Agnes Gwynne – A Forgotten Australian Author

Do you know the name Agnes Gwynne? Hmmm … not ringing any bells?

How about Miles Franklin, Henry Handel Richardson or Mary Grant Bruce? Ah, yes, a few nods of recognition, especially if you had to study Miles Franklin’s My Brilliant Career or Henry Handel Richardson’s The Getting of Wisdom at school, or if you are a reader of ‘a certain age’ who devoured Mary Grant Bruce’s Billabong books in your youth.

Agnes Gwynne, like Miles, ‘Henry’ (a pseudonym for Ethel) and Mary, is an Australian woman writer who published novels in the 1920s. Unlike the other three authors, Agnes’s books are out of print and almost completely forgotten. She receives a scant 100-word entry in the Oxford Companion to Australian Literature and is not mentioned at all in either the Australian Dictionary of Biography or the Australian Women’s Register.

Beginning on Baraba Baraba Land

Agnes Mary Gwynne, the third of four children, was born into a prosperous ‘pioneering’ family at Werai on the Edward River, downstream from Deniliquin, in 1862.

Red River Gums, Edward River Crossing, the Riverina, NSW. Photo by Margaret R Donald.
Reproduced under CC BY-SA 4.0.

In the early 1840s, Agnes’s father, Henry Gwynne, had been one of a quartet of white men who claimed Baraba Baraba land in what became known as the Riverina region. The quartet also included Ben Boyd, speculator, banker and blackbirder. Another was Henry Lewes – later to become Henry’s father-in-law and therefore Agnes’s grandfather – a man who relieved ‘the monotony of his pioneer life … by well fought battles with the blacks, who became more troublesome as the white men increased’ (‘A Tour to the South’).

Henry used an Aboriginal word, ‘werai’, meaning ‘look out’, to name the land on which he farmed.

Daughter of an Entrepreneurial Father

Henry had a taste for the new and the untried. In 1849, prior to his marriage to Agnes’s mother, he had spent some time in California where he ‘underwent all the experiences of the wild life of the early gold-field days’ (‘A Deniliquin Pioneer’). He seems to have been regularly on the lookout for a new adventure.

When Agnes was four years old, the family moved to the outskirts of Geelong, a shift possibly prompted by Henry’s health needs. At Werai, he had established a successful irrigation system to water the household’s fruit and vegetable plots, but ‘the miasma constantly rising about his garden’ created a ‘moist atmosphere’, ‘endangering the health of himself and his family’ (‘A Tour to the Riverine District’).

Henry now turned his attention to a new undertaking – the development of the coastal township of Lorne and, in particular, the construction of the Grand Pacific Hotel.

Grand Pacific Hotel and Jetty, Lorne, c. 1876-94, W.J. Lindt. State Library of Victoria.

Henry Gwynne died when Agnes was in her late twenties; he left an estate valued at more than £14,000 (allowing for inflation, over AUD$2,000,000 in today’s terms). Agnes, her brother Charles, and sisters Grace and Alice received equal shares in the income derived from the estate. (A decade later, Charles and Agnes each also received £1,000 from the estate of their Uncle Francis, Henry’s brother.)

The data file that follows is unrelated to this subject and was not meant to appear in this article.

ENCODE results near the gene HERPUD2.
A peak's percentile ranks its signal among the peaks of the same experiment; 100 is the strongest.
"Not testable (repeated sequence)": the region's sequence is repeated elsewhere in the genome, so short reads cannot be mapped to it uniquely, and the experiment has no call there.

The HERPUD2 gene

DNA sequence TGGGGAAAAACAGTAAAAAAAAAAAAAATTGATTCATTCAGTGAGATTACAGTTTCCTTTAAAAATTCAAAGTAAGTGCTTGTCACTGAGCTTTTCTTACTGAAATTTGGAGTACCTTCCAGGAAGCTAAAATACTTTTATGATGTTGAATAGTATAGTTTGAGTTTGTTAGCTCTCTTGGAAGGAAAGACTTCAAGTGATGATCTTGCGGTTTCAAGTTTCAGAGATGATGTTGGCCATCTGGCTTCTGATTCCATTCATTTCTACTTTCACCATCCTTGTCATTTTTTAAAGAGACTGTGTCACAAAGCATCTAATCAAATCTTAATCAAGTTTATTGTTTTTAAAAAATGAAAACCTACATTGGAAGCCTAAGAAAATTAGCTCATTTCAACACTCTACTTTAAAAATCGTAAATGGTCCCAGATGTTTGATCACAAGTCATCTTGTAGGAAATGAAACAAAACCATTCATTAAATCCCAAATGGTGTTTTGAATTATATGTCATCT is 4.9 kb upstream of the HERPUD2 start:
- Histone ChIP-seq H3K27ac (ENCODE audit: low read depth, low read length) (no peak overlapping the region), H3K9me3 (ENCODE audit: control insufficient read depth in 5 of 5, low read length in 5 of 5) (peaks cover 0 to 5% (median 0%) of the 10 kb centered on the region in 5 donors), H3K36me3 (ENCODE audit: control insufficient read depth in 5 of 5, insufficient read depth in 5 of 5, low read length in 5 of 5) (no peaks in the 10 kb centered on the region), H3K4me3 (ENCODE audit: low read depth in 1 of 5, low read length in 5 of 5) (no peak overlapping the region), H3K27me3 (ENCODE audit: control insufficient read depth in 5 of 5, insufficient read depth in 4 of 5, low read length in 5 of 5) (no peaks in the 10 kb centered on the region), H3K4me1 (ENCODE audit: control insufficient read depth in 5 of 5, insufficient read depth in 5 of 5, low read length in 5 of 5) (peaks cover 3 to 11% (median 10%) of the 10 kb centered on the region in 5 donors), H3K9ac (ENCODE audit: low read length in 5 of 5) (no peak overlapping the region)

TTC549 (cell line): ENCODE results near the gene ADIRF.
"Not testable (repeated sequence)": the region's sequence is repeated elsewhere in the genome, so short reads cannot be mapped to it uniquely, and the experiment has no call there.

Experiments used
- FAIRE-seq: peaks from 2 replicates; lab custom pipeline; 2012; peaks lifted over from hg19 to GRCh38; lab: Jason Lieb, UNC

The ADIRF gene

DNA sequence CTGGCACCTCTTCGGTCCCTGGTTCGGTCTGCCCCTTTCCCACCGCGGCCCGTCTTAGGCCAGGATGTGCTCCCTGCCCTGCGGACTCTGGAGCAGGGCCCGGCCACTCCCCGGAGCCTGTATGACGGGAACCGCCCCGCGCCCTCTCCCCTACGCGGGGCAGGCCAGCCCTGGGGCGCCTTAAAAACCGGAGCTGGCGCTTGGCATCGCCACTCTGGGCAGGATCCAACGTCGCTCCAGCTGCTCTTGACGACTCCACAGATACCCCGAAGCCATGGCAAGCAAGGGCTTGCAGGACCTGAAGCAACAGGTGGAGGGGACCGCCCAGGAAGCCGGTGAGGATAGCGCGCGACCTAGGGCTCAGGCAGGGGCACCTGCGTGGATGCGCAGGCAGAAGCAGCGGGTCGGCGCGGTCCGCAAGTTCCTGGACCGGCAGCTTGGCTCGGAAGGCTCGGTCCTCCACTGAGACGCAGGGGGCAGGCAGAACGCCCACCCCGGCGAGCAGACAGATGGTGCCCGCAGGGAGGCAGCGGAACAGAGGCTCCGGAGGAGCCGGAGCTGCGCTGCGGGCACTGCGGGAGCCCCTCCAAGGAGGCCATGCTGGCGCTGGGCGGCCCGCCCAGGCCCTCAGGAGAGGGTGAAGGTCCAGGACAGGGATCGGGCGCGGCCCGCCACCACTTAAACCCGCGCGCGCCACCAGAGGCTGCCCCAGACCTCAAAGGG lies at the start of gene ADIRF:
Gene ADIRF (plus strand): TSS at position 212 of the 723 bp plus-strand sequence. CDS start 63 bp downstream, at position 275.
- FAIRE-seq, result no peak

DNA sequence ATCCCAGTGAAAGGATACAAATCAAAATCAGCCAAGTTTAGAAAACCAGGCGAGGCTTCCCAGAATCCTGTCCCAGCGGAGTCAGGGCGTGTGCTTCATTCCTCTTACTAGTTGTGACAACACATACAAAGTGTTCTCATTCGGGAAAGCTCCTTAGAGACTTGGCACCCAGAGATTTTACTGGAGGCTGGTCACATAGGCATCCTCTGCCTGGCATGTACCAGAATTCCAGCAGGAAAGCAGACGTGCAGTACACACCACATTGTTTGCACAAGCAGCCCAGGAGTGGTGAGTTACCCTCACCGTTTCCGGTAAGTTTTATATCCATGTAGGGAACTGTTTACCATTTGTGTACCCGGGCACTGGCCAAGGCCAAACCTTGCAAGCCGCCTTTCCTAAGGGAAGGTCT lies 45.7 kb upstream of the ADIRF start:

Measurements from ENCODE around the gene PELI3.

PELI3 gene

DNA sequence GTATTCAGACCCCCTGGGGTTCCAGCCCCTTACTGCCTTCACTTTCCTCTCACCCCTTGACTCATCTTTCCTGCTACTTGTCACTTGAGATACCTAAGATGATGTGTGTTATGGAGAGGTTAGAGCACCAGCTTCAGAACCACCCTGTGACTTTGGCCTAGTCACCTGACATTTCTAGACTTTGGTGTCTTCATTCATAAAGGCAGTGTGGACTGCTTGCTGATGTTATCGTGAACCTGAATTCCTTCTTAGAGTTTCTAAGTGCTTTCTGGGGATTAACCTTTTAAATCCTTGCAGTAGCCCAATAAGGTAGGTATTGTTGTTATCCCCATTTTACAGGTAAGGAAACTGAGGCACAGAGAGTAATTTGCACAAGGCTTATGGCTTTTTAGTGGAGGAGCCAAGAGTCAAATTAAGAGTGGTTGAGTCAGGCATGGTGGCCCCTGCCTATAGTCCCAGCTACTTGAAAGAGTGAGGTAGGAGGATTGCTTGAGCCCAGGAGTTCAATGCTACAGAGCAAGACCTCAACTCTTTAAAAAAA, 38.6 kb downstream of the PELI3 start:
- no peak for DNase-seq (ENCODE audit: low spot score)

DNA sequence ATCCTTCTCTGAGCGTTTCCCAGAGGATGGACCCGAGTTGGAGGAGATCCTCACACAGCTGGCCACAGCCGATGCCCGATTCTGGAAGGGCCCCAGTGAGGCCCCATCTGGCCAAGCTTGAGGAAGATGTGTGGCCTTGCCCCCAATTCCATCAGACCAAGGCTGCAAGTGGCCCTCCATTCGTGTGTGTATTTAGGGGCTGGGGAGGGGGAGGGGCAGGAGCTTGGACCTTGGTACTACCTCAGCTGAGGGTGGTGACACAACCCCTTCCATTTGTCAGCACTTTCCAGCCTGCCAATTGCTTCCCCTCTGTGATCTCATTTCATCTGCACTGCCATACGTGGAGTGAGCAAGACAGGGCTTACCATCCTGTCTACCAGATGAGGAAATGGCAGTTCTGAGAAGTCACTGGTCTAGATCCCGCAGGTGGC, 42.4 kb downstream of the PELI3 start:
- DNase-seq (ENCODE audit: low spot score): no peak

Extract from Henry Gwynne’s will, Public Record Office Victoria, 45/918

A Writing Career Takes Off at Lorne

Although Henry had attempted to sell the Grand Pacific Hotel in 1883, the popular Lorne establishment remained under the family’s control for decades to come. Agnes’s brother Charles took over proprietorship of the hotel after Henry’s death in 1890, and the remaining family members soon moved from Geelong to Lorne. (The hotel was eventually auctioned in 1922 following Charles’s death the previous year.)

During the 1890s, local newspapers list Agnes’s name (sometimes using the diminutive ‘Nessie’) as a singer at Lorne concerts. She sang solo and in a duet with the popular English tenor Charles Saunders at a concert to raise money for the building of All Saints’ Church, and she opened the programme at a fundraiser to aid the construction of walking tracks to the seaside town’s resorts.

Electoral rolls confirm Agnes’s residence in Lorne from 1903 to 1921, and it is during these first two decades of the 20th century that her literary career begins. The coastal strip stretching from Geelong to Portland would feature regularly in Agnes’s writing for decades to come.

Books and Themes

Between 1908 and 1935, Agnes Gwynne published two plays and five novels, the last of which, the historical romance High Dawn, was published posthumously. Her protagonists are generally wealthy, independently minded women.  

Agnes’s first publication, for which she won first prize of £25 in the literature section of the Women’s Work Exhibition for a ‘play of three acts, scene laid in Australia’ (‘Women’s Work Exhibition’) was A Social Experiment. The play pits two men – one a fervent socialist, the other an avowed capitalist pastoralist – against each other; the main female character, Muriel Mannering, sees value in both perspectives. The juxtaposition of political ideologies recurs in two of Agnes’s novels, The Mistress of Windfells (1921) and The Mystery of Lakeside House (1925), and in her second play, The Capitalist.